I am officially reading my first book via Kindle. The book is Sarah’s Key by Tatiana de Rosnay, and it’s for my book club, which meets on Monday. I tried to reserve the book through my local liberry, but there were no copies available. I wanted to go to Barnes & Noble but never could plan a day that would take me there. So, I was left with downloading the book onto my smartphone.
I have mixed feelings about this. I think there are definitely pros to reading digital copies of books. First, and most important to my liberal-commie-bastard self, downloading books saves trees and reduces the use of other non-sustainable resources it takes to produce printed copies of books. Second, downloaded books are more portable. I can whip out my phone and read whenever and wherever I have a free minute. Third, downloaded books take up no physical space, which makes room for more shoes.
There is one con: downloaded books are not books.
I’ve loved to read all my life. I credit my mother, who devoured books when I was growing up. She was always reading at least one thick paperback, and I was always surrounded by books. The act of reading was like second nature.
But I’ve also always loved books. The dry, pulpy smell, the comforting, familiar heft in your hands, the way they look lined up on a bookshelf. A book, especially a really good book, becomes a companion as you make your way through its pages. It literally opens up a world to you and contains that world while you’re away, waiting patiently for your return. When you read the last word on its last page, you can close it, stare at the front cover for a few seconds and then hold it to your chest while the story settles over you like a blanket. And if you ever want to read it again, there it will be on the bookshelf, its spine bent back from your first reading, the chocolate ice cream stains on the back flap from where you took it to the kitchen, the scattered, raised bumps on page 243 where you cried when the best friend died.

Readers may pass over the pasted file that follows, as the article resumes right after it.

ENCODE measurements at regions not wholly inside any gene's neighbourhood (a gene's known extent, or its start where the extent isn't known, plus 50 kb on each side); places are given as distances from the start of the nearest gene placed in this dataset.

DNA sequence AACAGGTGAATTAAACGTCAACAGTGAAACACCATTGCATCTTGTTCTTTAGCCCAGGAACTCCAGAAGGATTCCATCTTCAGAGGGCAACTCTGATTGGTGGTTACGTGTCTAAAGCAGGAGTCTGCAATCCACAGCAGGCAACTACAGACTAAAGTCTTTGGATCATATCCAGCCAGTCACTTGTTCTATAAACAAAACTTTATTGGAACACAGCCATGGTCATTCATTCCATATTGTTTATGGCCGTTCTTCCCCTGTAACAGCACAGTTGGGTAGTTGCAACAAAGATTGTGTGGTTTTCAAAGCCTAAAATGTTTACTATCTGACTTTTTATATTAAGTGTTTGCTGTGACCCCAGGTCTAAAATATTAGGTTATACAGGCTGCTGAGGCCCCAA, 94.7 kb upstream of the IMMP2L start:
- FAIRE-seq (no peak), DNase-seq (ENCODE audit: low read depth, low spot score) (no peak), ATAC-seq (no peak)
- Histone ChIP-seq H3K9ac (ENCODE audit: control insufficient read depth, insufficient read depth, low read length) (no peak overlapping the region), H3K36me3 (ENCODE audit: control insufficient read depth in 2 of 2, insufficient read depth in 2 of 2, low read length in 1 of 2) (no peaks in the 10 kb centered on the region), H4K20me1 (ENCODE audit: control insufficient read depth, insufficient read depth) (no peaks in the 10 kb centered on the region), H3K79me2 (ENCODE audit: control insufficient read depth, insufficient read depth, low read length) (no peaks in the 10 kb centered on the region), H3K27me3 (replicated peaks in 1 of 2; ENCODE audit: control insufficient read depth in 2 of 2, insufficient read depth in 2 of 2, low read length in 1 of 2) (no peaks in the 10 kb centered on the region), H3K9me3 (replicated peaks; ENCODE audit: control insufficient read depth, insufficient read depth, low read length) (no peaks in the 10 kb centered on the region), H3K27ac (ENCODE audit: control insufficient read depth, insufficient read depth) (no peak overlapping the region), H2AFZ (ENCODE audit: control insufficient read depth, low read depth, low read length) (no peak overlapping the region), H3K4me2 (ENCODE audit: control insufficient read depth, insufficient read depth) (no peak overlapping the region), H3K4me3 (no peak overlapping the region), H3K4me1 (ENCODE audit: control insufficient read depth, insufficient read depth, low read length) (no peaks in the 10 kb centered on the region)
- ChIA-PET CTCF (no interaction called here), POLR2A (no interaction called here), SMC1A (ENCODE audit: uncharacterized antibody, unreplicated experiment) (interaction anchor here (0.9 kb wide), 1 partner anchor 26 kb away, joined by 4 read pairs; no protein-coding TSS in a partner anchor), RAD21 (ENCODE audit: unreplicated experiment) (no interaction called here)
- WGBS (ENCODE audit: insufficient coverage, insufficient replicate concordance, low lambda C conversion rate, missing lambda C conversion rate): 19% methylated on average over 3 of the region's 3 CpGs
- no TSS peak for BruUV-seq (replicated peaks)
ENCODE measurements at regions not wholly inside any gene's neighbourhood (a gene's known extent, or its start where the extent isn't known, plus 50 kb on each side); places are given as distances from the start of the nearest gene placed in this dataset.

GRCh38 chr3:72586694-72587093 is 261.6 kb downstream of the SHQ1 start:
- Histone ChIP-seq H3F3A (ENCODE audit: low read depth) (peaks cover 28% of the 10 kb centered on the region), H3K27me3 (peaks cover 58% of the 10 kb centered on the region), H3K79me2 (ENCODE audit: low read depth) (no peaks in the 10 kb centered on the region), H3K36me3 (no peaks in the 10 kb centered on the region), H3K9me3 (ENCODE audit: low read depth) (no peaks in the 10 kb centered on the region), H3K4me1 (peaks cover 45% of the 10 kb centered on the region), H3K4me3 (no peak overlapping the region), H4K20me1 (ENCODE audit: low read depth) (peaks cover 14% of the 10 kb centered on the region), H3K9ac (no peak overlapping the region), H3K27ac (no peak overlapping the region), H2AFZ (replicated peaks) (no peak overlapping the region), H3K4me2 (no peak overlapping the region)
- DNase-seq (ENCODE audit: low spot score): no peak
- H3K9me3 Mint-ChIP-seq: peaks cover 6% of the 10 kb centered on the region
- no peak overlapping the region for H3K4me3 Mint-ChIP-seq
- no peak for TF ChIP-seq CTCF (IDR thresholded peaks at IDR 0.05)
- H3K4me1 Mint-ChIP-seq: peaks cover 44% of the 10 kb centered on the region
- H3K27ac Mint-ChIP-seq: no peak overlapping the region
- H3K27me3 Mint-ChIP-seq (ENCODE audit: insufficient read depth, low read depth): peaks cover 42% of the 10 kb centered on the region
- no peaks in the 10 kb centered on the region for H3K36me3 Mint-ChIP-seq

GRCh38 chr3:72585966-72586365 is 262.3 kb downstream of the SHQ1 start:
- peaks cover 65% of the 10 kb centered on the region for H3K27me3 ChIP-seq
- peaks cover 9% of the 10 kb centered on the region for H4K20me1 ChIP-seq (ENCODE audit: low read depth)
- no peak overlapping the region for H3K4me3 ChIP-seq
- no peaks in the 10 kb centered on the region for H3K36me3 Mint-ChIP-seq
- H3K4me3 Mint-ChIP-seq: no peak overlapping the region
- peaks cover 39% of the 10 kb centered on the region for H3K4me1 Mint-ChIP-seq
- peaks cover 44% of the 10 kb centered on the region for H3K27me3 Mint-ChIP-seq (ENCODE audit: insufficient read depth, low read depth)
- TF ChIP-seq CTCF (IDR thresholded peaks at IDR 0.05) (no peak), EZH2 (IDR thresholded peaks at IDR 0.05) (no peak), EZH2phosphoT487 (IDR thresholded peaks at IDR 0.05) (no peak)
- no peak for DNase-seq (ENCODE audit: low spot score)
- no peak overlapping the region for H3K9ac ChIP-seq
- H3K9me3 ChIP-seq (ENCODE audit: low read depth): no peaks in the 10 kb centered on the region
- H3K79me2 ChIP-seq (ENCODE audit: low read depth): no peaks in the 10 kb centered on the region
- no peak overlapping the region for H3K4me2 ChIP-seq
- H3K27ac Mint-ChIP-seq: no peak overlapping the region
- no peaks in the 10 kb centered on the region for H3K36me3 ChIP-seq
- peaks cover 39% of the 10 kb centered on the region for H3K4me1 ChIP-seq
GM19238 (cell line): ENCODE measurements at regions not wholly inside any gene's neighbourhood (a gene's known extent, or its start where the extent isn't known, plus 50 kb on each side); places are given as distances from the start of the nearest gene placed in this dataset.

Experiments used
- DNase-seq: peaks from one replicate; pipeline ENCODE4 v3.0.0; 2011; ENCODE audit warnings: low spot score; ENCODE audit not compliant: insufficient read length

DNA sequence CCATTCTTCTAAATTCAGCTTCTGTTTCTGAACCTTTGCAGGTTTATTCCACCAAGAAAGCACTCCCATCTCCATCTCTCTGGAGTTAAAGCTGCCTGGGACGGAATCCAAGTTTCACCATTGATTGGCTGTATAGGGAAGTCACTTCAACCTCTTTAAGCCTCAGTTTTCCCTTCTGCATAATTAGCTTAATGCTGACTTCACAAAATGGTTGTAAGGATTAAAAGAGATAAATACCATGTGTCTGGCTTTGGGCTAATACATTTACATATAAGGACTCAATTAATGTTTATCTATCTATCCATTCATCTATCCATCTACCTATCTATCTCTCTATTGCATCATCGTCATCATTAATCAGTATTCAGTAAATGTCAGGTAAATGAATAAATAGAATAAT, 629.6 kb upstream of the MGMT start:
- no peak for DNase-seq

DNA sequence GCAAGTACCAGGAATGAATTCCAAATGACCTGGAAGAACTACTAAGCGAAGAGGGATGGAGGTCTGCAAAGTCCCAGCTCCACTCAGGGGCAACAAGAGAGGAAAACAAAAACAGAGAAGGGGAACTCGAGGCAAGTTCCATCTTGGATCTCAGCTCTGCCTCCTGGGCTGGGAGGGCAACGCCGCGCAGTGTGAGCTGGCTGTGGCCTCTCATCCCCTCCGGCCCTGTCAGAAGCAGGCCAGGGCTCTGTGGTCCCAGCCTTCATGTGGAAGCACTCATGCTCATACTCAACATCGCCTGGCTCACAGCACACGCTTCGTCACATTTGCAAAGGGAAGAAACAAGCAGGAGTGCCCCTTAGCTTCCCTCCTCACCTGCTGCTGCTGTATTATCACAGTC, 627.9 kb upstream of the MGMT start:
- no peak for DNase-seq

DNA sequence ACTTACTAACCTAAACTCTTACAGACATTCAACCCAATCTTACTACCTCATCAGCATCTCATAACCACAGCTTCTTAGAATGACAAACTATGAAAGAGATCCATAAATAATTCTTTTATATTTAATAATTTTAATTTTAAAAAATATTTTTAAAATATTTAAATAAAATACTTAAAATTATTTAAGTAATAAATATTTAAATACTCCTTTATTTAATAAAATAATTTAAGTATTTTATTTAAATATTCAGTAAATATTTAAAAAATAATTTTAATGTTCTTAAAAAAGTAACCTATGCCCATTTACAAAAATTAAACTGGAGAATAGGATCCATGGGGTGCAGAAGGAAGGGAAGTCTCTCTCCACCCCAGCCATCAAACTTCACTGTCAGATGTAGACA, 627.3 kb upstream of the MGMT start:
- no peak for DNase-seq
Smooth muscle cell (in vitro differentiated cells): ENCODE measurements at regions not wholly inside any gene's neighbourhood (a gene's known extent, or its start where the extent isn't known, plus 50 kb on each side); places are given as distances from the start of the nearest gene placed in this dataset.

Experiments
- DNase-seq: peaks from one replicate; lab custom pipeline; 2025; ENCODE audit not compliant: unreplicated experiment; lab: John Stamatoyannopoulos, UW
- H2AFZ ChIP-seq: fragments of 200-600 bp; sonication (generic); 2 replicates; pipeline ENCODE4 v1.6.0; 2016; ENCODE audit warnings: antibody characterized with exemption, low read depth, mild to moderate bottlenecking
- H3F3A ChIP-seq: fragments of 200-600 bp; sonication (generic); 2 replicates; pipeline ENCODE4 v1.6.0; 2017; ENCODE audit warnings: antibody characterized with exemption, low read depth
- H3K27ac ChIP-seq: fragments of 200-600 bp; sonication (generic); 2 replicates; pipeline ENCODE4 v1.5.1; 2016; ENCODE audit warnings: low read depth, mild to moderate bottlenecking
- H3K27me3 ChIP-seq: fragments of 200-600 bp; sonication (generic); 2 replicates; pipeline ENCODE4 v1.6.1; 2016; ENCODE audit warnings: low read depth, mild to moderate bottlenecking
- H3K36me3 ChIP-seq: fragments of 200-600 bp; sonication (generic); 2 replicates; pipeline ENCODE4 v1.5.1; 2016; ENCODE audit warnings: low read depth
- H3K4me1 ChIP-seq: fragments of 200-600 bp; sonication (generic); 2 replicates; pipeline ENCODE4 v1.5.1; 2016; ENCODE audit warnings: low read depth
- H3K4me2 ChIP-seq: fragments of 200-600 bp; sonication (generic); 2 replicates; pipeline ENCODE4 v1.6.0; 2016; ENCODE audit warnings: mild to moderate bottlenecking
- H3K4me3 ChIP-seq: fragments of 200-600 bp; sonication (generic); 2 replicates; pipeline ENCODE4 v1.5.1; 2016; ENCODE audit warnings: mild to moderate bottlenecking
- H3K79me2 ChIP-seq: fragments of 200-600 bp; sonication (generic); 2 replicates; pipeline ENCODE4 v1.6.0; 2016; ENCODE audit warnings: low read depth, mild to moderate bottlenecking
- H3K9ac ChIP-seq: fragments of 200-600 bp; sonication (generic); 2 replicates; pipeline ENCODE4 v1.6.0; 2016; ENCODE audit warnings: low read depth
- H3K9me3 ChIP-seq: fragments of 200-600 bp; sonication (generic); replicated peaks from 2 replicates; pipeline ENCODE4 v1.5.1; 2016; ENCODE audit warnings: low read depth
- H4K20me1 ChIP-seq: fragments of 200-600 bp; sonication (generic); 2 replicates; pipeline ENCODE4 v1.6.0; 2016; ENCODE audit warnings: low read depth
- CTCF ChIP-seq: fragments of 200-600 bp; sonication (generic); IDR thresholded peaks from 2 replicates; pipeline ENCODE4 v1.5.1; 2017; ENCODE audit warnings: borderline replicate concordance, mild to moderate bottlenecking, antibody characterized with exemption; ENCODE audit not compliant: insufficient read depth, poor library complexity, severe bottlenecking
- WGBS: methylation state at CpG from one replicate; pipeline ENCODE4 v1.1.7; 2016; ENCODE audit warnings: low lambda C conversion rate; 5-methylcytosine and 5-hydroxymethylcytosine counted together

You can’t get any of that from a Kindle. A Kindle, like a cold, indifferent lab technician, provides the book to you without even making eye contact and walks back out of the room. I plan on reading in bed tonight, and I know it’s not going to feel right to curl up with my smartphone.
Publishing is slowly but surely going the way of the digital reader. There are some publishers who are still holding out, but we all know that in fifty years books will have gone the way of the VCR. Electronic publishing is easier, cheaper, and the people like it. It’s inevitable.
I’ll still keep and re-read my favorite books, though. After all, I’ve never had to plug my copy of Jane Eyre into the wall to charge it.